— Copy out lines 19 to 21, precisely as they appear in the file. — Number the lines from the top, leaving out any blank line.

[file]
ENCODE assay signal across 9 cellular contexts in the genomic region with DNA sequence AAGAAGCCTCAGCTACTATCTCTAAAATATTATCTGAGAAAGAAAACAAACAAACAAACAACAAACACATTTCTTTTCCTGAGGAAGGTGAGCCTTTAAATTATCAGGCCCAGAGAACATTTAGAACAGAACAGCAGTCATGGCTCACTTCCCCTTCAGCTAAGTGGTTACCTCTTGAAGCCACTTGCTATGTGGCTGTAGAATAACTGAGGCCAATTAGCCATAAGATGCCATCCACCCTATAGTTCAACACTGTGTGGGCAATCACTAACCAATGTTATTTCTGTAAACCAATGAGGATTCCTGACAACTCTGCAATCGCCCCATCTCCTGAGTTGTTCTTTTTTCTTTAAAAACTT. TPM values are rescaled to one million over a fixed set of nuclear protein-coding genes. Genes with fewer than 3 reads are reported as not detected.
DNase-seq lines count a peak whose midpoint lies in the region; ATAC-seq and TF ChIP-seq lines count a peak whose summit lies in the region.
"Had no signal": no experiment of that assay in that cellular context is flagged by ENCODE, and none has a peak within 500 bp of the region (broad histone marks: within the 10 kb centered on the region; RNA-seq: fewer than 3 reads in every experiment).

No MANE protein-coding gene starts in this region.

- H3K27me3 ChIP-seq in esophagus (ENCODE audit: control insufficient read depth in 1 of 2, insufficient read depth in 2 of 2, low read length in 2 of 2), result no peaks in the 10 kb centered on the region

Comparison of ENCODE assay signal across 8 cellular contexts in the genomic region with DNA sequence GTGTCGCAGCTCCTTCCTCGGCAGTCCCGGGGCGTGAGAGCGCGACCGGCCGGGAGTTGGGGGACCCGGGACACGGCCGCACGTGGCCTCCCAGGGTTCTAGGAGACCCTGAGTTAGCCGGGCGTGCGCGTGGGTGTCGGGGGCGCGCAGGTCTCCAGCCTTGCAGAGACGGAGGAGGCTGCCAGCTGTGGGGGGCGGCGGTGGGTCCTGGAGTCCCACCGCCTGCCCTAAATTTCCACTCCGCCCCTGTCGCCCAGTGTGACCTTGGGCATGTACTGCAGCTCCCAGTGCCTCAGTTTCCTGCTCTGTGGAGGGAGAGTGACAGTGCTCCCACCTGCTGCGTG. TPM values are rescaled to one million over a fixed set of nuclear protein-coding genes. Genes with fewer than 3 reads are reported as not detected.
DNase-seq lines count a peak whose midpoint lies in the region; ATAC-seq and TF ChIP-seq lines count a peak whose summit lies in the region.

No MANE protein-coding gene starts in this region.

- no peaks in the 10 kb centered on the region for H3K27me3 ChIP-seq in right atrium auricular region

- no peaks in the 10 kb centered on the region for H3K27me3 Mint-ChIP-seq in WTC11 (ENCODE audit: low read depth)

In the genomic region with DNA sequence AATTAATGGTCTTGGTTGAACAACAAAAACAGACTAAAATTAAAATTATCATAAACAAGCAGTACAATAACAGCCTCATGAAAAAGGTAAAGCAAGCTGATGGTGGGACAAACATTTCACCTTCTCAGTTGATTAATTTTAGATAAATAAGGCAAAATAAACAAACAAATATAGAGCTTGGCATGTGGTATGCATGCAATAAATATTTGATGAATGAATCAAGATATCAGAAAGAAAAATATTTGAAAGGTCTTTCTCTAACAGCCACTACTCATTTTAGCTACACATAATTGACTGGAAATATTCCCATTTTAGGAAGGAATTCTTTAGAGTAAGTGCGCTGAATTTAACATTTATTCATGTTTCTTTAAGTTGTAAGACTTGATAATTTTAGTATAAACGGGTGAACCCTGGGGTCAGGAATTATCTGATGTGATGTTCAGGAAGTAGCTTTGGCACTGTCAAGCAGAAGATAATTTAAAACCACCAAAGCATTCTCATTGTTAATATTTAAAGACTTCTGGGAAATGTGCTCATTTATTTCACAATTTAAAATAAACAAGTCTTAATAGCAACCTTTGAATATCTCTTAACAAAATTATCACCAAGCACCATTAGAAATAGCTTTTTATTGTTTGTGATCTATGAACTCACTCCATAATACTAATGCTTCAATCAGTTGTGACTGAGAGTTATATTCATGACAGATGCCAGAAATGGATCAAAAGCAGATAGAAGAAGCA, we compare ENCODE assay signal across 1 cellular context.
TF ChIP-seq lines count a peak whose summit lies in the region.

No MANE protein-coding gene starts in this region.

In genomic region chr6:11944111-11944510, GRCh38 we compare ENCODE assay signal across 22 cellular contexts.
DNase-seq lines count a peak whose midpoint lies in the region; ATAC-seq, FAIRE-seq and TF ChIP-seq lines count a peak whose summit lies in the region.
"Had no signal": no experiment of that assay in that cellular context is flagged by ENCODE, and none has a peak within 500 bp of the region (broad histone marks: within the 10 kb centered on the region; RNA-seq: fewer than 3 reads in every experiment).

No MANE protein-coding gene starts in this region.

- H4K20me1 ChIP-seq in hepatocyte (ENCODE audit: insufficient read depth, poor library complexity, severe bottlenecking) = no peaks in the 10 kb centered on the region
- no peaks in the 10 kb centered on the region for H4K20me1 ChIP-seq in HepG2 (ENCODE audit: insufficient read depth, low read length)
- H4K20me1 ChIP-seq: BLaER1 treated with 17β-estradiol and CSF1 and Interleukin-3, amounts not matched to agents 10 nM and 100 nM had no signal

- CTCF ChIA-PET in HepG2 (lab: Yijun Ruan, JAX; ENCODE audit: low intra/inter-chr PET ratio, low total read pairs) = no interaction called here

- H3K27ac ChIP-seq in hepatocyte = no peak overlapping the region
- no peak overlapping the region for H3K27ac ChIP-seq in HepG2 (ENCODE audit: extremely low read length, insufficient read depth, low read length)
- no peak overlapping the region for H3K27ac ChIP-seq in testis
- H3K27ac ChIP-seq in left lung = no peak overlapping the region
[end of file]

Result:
- no peaks in the 10 kb centered on the region for H4K20me1 ChIP-seq in HepG2 (ENCODE audit: insufficient read depth, low read length)
- H4K20me1 ChIP-seq: BLaER1 treated with 17β-estradiol and CSF1 and Interleukin-3, amounts not matched to agents 10 nM and 100 nM had no signal

- CTCF ChIA-PET in HepG2 (lab: Yijun Ruan, JAX; ENCODE audit: low intra/inter-chr PET ratio, low total read pairs) = no interaction called here